PP: Throughout this project and in your daily work at Barleti University, you are in contact with young activists, architecture students, and aspiring space practitioners. What do you think is the future of Tirana? 

SK: I think the future of the city is bright. Early in my life, I had the opportunity to grow and live in Athens, Greece. When I returned to Tirana almost two decades ago, the city was incredibly dynamic then also, in different nuances but with the same character. Mistakes have been made, but many good things have also happened. I consider myself lucky to work with students, young professionals, institutions, and people everyday, as I’ve understood that it is always very important to create constructive debates inclusively. Set layers seem invisible at first, in the beginning, they create no physical impact, but they are fundamental to providing articulated arguments, critical masses, constructive criticism, and developing a sense of “public ownership” for the city. The city reflects our behavior, and I see incredible energy from the youth of Tirana, who want to become pro-active citizens of this city and project a bright sustainable future.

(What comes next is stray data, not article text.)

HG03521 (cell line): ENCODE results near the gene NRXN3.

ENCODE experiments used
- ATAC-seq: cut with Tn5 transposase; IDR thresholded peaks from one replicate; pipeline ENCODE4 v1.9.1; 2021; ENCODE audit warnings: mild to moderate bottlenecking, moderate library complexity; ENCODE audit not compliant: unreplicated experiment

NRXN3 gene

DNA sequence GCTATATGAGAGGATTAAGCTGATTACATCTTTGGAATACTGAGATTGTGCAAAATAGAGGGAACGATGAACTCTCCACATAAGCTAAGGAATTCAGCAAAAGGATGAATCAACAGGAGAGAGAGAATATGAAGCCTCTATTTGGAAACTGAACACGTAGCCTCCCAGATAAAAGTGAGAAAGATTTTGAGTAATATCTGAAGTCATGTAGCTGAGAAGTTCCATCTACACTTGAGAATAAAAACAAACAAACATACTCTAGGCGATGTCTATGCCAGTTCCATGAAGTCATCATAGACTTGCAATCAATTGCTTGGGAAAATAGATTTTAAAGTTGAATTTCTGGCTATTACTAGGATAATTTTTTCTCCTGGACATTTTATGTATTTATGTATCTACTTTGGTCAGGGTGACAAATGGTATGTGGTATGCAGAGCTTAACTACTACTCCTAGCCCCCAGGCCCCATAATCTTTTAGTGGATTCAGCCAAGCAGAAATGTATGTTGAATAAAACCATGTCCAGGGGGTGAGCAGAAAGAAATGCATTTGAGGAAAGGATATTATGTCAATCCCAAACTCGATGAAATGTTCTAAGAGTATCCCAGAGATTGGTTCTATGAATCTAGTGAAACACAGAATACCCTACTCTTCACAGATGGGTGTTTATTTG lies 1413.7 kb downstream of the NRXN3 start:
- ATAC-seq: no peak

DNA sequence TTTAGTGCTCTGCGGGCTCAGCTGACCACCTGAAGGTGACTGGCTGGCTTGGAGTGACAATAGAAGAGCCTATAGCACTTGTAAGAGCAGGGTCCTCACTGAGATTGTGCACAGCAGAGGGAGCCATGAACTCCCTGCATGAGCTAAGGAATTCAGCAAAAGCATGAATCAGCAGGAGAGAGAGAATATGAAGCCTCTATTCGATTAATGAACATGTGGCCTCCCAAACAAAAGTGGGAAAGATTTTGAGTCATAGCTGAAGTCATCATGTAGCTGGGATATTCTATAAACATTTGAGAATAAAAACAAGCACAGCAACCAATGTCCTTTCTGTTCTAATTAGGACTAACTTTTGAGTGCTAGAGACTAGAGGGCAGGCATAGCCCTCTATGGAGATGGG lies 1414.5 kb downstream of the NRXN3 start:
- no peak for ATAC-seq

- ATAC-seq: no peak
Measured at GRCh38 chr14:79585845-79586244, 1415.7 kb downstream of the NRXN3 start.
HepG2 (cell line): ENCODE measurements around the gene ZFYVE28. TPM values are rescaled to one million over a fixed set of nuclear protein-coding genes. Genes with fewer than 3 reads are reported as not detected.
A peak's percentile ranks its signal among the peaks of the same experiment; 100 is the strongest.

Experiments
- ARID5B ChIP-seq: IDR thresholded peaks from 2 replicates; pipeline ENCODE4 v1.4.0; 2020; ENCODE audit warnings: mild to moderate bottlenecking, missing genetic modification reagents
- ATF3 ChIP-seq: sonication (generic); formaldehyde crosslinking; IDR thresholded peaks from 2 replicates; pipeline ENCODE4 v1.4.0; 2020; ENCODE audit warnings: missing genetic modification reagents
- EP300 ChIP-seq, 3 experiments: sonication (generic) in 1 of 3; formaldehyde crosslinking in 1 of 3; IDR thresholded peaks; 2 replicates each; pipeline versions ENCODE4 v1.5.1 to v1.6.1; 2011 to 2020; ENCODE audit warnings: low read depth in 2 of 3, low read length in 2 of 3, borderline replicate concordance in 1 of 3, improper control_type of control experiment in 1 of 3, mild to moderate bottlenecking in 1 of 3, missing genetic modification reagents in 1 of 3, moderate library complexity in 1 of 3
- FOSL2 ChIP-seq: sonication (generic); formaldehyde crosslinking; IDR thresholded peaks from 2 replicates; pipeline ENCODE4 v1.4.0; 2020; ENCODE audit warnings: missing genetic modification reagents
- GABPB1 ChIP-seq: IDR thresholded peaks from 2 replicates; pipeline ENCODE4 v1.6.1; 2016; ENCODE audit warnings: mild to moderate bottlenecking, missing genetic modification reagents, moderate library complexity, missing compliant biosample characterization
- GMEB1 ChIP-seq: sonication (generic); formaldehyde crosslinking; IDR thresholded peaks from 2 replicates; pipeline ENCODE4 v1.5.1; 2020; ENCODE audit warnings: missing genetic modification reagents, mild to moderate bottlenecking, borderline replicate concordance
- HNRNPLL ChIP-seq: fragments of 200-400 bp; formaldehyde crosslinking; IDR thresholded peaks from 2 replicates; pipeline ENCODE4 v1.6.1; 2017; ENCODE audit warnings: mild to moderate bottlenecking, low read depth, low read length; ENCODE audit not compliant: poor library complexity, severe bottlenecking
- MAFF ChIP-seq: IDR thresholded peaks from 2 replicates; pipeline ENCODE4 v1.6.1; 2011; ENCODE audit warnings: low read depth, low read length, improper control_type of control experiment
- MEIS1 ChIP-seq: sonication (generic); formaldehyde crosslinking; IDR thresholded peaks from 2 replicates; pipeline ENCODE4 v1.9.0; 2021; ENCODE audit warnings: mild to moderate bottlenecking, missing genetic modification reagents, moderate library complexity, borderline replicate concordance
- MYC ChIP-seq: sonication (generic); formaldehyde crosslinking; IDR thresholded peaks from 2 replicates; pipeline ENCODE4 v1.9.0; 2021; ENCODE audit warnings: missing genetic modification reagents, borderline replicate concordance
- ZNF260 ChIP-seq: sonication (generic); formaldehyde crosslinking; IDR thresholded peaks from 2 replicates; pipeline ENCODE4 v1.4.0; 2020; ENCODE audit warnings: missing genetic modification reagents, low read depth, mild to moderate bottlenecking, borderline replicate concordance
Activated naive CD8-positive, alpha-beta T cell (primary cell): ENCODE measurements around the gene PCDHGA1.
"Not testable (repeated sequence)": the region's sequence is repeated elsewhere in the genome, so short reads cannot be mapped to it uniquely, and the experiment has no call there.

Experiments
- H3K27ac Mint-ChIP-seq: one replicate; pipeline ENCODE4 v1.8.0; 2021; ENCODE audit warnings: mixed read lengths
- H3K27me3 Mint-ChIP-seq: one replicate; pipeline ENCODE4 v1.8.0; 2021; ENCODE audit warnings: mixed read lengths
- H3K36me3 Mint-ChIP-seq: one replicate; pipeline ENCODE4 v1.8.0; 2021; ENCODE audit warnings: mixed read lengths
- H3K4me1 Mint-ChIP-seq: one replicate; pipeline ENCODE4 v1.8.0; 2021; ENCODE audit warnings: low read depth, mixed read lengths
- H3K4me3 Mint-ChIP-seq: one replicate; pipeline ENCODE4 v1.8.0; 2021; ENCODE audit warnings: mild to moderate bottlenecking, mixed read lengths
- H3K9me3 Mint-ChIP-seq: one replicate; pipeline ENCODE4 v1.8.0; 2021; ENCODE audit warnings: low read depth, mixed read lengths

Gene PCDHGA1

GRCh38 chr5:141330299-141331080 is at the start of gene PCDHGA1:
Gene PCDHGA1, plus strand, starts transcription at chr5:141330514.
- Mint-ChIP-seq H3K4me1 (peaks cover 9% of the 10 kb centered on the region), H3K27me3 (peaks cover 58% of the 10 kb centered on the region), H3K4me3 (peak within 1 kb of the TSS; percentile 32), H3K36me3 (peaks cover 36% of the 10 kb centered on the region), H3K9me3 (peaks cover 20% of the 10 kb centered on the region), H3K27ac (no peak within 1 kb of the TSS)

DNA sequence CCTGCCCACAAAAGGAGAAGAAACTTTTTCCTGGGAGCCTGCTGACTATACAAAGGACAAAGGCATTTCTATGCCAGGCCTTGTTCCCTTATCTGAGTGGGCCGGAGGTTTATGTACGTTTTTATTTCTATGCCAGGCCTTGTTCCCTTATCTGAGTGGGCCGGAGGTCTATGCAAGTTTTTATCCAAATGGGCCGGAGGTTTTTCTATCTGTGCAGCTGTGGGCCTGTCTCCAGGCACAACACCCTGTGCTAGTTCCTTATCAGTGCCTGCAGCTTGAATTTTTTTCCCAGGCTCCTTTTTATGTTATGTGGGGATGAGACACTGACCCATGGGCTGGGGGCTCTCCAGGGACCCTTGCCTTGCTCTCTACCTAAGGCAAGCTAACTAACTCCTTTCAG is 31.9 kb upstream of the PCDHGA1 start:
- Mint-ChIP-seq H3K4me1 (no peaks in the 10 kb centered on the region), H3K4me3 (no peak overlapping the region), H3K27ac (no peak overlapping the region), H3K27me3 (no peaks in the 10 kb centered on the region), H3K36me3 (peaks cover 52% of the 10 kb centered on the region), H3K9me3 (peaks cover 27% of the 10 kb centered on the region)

This interview is part of an article series on film and inclusive design developed around the Film Mosaic project. The Film Mosaic: Leave No One Behind is Copenhagen Architecture Festival’s short film competition documenting inclusive design solutions found in the built, grown, and planned environment.

You can access all films in the competition on the dedicated platform and participate in the final Film Mosaic Award Ceremony on 3 July 2023 in Copenhagen, Denmark.

About this author
Cite: Pauline Panetta. "Inclusivity and the Character of a City: An Interview with Saimir Kristo" 30 May 2023. ArchDaily. Accessed . <> ISSN 0719-8884